Jumped in a lyft and headed to the session at the fantastic Greene Room. Everyone showed up on time, the players sounded amazing, the composers had had prepared wonderful music: it was just a great ride. We put all the social media posts up and in came the love. There’s nothing like seeing people positively react to an experience that you really enjoyed. I arrived home again on a lovely high but once it died off I was hit with exhaustion and faced with all the work that had to be achieved in the next 24 hours.
OK, that is enough play by play. You get the point: up, down, up, down. Sometimes I feel exhausted not by the work but by the emotional journey I go through in the space of a day…sometimes in the space of an hour. You can not get the approvals on something you wrote, and feel both disappointed and worried about coming up with a new idea. And then you can receive a phone call about a completely new project and suddenly you are up again. It is crazy. And it will drive you crazy, if you are not careful.
I experience my biggest dips when a project wraps. You have the high of being done, followed by a crushing low when you wake up and you are no longer working on that project. You miss it’s presence. That feeling, accentuated by exhaustion and the fear that a project like that will never come you’re way again, can send you sliding down into a low swing. Other times the end stages of a project can wear you down. The final deliverables seem to take forever. It is it’s own form of torture.
For me social media now also makes up a really interesting part of the rollercoaster. It is like sugar, right? When I post about a cool project and everyone jumps on, liking and loving it, sending their congrats, you feel so good. It’s a rush. Just like eating a delicious piece of chocolate or some concoction involving pastry and nutella. Ah, the SUGAR! Yass, I feel it!! But while I do believe the support of so many of those well-wishers is completely genuine, and would have also happened if you told them face to face, the deal we all hopefully realize is that social media is a facade that we control and doesn’t speak to any complete reality. It tells part of the story. The marketing is fantastic, yes. I am not saying quit social media. Not at all, I enjoy it. But even when you have a crazy amount of likes on a post about something you have accomplished, that will not help you when you are having a low day regarding your career journey. It will make you feel good for a second, it will help promote you to your audience, but it does little to benefit you in your time of rollercoaster-related need. It just makes those highs even higher, and therefore the lows ever more brutal.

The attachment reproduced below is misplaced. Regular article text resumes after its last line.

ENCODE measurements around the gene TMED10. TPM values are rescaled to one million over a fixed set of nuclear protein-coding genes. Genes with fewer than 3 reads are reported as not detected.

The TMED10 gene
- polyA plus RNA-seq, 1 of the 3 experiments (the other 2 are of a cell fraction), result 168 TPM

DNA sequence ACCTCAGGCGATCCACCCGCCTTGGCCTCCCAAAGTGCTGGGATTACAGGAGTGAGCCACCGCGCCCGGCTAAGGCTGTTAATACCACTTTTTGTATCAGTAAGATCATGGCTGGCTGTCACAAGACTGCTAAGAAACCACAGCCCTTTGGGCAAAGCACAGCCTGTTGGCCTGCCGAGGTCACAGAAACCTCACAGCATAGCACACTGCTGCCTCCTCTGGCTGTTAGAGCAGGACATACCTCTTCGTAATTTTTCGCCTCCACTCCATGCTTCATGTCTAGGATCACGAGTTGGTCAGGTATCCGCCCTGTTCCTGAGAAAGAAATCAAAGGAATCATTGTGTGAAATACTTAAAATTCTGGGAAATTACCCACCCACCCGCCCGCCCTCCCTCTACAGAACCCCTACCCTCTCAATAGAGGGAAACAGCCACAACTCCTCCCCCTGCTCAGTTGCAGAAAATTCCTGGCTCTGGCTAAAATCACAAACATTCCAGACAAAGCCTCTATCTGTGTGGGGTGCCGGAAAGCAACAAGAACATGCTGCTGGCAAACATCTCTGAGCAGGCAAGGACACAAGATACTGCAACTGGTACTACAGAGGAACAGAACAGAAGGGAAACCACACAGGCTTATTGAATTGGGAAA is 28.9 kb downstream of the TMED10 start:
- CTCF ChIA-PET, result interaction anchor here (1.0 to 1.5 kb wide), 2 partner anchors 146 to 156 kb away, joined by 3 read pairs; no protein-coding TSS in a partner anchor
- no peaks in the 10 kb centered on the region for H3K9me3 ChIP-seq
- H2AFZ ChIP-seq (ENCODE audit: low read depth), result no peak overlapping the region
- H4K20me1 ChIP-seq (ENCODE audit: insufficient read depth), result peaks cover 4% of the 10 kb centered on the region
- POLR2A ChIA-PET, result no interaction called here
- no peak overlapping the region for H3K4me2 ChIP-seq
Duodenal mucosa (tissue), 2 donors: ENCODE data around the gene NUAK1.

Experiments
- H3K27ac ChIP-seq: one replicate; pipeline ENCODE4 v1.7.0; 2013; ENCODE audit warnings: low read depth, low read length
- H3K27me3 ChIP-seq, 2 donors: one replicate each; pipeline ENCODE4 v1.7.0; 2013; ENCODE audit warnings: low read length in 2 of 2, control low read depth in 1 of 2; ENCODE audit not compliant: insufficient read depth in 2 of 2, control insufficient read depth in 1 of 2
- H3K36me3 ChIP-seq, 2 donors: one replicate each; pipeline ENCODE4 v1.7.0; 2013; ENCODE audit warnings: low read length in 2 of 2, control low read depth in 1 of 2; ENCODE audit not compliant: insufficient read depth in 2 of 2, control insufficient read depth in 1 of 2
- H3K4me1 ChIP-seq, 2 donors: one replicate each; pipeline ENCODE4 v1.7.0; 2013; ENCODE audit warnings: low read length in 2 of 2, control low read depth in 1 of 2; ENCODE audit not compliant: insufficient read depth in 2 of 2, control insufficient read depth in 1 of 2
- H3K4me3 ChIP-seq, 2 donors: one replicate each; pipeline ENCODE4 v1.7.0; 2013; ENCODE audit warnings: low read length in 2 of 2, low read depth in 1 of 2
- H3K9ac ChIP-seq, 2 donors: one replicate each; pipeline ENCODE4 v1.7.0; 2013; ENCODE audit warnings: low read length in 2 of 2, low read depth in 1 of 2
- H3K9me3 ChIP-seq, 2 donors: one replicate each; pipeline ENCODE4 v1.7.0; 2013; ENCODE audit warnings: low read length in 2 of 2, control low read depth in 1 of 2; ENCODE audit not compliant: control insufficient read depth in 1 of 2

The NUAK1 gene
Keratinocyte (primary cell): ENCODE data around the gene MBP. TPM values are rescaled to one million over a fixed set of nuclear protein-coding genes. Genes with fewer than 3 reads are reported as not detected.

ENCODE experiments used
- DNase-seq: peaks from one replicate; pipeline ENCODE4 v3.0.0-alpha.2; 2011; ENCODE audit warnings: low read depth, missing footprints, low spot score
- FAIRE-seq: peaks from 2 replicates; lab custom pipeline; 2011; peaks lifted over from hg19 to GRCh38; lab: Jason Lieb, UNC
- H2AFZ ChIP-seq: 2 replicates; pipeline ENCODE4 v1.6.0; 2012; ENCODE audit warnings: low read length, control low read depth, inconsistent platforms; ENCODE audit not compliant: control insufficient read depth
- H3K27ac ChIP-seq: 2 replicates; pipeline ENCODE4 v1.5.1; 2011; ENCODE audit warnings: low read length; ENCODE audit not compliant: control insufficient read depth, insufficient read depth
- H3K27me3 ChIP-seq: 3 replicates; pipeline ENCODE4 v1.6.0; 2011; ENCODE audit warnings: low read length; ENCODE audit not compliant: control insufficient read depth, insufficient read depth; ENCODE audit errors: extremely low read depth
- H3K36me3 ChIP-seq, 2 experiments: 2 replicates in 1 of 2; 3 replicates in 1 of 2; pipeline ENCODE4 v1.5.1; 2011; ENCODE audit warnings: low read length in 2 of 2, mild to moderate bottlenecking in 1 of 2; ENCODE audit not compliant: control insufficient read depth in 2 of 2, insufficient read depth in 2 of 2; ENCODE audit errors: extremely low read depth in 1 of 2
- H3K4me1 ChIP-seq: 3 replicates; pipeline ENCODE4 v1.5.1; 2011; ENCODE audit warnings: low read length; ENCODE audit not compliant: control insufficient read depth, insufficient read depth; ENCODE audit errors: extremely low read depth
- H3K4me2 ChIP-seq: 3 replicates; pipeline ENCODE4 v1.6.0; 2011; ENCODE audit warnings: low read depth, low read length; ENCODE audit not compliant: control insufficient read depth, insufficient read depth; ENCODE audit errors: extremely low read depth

What is the solution to this challenge? You cannot change the nature of this beast. This is the deal. It is full of ups and downs which are accompanied by timeline shifts and paired with financial concern. That is simply the reality of the creative world and really any freelance entrepreneurial existence.
I am sure you have heard about this concept: you cannot control the situation but you can control how you respond to the situation. With the ups and downs you need to find within yourself a place of balance. You need to anchor onto your center. You need to let the joy of the ups and the pain of the downs flow through you without locking you up or bringing you down. I read a fantastic book that has helped me immeasurably with this challenge: The Untethered Soul by Michael A. Singer. Also reading about other creative’s challenges with the journey is so helpful. There’s the very personal artistic journey exposed in Day Book by artist Anne Truitt. Stephen King’s book “On Writing” is also an excellent go to, as is Neil Gaiman’s 2012 commencement speech.